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Weekly Comment

The ethical cocoa confusion


While most consumers agree that ethically-sourced cocoa is no bad thing, an ever increasing number of different schemes risks muddying the issue and puzzling chocolate fans.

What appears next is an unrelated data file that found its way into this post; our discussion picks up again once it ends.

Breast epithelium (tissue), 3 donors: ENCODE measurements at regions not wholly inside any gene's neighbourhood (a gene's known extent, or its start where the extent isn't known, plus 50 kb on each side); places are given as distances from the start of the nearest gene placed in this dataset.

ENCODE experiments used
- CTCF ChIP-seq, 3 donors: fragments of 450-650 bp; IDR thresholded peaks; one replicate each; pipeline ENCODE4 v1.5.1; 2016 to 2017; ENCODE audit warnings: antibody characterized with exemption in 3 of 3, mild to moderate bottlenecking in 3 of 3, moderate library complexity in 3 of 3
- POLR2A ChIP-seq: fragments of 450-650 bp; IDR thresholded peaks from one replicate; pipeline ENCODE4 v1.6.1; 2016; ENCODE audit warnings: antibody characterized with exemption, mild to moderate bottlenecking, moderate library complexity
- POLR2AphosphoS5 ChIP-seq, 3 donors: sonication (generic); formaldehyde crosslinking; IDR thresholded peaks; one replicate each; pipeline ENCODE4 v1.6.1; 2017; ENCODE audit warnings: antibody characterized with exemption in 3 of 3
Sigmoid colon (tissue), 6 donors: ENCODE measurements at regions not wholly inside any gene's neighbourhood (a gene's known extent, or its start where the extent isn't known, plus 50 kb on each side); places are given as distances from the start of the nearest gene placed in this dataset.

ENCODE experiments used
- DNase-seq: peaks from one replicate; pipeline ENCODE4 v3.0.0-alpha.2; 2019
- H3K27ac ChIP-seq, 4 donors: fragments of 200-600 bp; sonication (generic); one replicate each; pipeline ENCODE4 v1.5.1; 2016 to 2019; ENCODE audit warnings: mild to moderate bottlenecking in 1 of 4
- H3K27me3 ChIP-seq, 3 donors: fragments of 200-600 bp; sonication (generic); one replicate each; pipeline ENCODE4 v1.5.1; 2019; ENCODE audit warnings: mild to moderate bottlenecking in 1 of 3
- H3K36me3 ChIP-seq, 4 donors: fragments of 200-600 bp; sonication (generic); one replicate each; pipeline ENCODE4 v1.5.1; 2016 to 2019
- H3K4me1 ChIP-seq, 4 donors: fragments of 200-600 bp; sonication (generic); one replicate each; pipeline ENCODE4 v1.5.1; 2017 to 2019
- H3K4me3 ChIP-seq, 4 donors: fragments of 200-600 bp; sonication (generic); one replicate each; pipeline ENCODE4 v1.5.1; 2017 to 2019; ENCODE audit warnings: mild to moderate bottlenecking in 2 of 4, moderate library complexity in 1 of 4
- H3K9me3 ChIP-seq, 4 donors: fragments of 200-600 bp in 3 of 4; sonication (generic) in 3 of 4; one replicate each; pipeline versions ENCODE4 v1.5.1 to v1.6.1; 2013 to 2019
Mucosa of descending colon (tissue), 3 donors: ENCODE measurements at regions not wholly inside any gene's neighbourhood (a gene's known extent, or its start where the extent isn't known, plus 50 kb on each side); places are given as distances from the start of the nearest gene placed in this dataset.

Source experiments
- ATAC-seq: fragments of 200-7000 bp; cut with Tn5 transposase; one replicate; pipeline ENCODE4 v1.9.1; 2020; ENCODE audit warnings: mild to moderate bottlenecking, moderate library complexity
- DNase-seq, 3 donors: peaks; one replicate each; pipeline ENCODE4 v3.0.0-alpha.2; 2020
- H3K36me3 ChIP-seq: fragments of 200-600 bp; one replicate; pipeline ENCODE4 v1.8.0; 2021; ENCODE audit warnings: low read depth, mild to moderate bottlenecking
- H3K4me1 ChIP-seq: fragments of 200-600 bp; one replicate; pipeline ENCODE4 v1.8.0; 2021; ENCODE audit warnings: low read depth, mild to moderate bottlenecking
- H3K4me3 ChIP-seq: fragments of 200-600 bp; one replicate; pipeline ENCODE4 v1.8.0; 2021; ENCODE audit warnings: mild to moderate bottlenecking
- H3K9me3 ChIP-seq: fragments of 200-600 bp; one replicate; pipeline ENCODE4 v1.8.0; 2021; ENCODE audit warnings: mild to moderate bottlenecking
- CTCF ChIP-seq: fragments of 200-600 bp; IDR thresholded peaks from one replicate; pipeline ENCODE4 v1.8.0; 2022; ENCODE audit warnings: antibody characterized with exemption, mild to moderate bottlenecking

In this day and age Western chocolate buyers are increasingly aware of the effect our global food chain has on third world countries. According to a 2007 UK Department for Environment, Rural and Food affairs (DEFRA), more than half of consumers in the country said that they try not to buy products whose ethics they disagree with. A slightly smaller proportion, 45 per cent, said they would be prepared to pay more for ethically-sourced food. At first glance, companies seem to be taking these concerns on board. In the past fortnight alone, Cadbury announced its own Cocoa Partnership in Ghana, and Nestle and Mars signed up to the Good Inside Cocoa Programme, established by Utz Certified. However, when added to Blommer's Cote d'Ivoire alliance of Farmers, Olam International and Blommer Chocolate (CIFOB), Cargill and Barry Callebaut's membership to the World Cocoa Foundation, as well as various Fairtrade certified companies such as Divine, the issue starts to become a lot more complicated. While it would be churlish to suggest that programmes which in some way protect cocoa farmers are a bad idea, the more schemes there are around the globe, the harder it is to work out what exactly each one does. Many consumers are aware, for example, that companies using the Fairtrade logo must pay the producer the minimum wage in that country or more. But Cadbury, for example, has no such base level set in place, arguing instead that Ghanaian cocoa sells at 10 per cent above the market rate because of its high quality - a level above the Fairtrade floor. What happens, though, if one year the crop value falls because of, say, poor weather conditions? Another pertinent issue, one rarely explored, is who regulates these programmes, as Fairtrade is the only independently audited ethical trading scheme, according to Divine. However, even if the generous-minded of us are willing to believe that these schemes often do good, as chocolate multinationals are not always as villainous as often thought, how are consumers meant to spot which products are ethical and which are not? (Incidentally, the issue of big business and profit is almost irrelevant here; firms such as Cadbury have never denied that schemes such as the Cocoa Partnership in Ghana were established to help boost activity, despite what many disgruntled bloggers think). While consumers can read countless company statements and articles on the subject, what really screams "I'm ethical!" is a label. Fairtrade has one, that nifty green and blue symbol that features on the side of food packets, but many of the others do not. Cadbury is currently 'working on communications', while the Utz Certified Good Inside Cocoa Programme label is voluntary. Therefore Mars and Nestle are under no obligation to state whether the cocoa used in their products comes from farmers protected by Utz or not. Do they expect consumers just to take their word for it? In short, rather than confusing the issue further in future, industry players must therefore work with each other, as well as the farmers, to not only come up with a more consistent standard of how cocoa suppliers are treated, but also a fair way of indicating the supply chain to consumers. It would be desperately sad if the Western consumer started to take a jaded and cynical view of the issue of ethical cocoa supply, and if a day comes when nobody has faith in how companies treat the suppliers, it will not only be the farmers who lose out. Charlotte Eyre is the editor of and She has lived and worked in the UK and France. If you would like to comment on this article, please e-mail charlotte.eyre'at'

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